Bad Dreams marked Fleming’s debut as director and his inexperience behind the camera at this point often shows, failing to really crank up the tension when necessary and often delivering some uninspired set pieces. Instead there’s an over-reliance on gore, including a cheeky nod to Carrie during one sequence. The make-up effects by the talented Michele Burke (who would later win an Oscar for her work on Bram Stoker’s Dracula) are admittedly well done. The fact that the film remains too routine for the most part is down to Fleming’s wretched screenplay, which is somewhat lacking in fresh ideas, despite a polish by Hollywood’s go-to writer Steven E. De Souza (who co-wrote 48 Hrs and Die Hard among others). This is before the story veers off into an entirely new and intriguing direction during the climax, by which time it’s perhaps a little too late to really care.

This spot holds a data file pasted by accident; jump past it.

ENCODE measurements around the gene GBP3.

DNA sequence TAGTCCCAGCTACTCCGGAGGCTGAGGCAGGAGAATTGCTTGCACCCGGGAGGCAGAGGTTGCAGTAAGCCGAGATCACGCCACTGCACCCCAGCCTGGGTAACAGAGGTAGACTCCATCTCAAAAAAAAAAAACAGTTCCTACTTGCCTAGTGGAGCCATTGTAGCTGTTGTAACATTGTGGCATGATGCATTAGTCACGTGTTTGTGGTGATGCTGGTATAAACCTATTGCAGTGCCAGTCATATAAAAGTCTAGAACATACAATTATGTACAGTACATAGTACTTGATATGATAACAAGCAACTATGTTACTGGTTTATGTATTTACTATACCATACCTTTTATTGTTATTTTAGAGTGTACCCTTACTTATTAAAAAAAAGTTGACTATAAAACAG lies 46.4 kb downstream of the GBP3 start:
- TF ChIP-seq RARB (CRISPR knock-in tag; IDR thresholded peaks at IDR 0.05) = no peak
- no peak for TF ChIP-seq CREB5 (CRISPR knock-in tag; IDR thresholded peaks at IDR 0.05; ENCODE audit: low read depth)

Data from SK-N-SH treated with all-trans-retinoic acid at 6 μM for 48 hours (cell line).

The Disc

Bad Dreams did not get a UK cinema release back in 1988 and has only previously been available in this country on grainy VHS, albeit in a slightly cut version (22 secs). For this new dual format release from 88 Films, all previous cuts have been waived.

The Blu-ray disc comes with a clean 1080p transfer, preserving the original 1.85:1 ratio. There is a satisfying level of fine detail present in the image, with good levels of contrast throughout. Audio is presented in DTS-HD MA 2.0, and is quite effective during the various set pieces - Guns & Roses hit "Sweet Child O’ Mine" plays with great vigour over the end credits as well. Dialogue is distinct throughout and optional English SDH are also included.


An impressive set of brand new extras for this release, including featurettes produced by Phillip Escott’s 441 Films and High Rising Productions.

An insightful audio commentary with Nathaniel Thompson and Tim Greer from Mondo-digital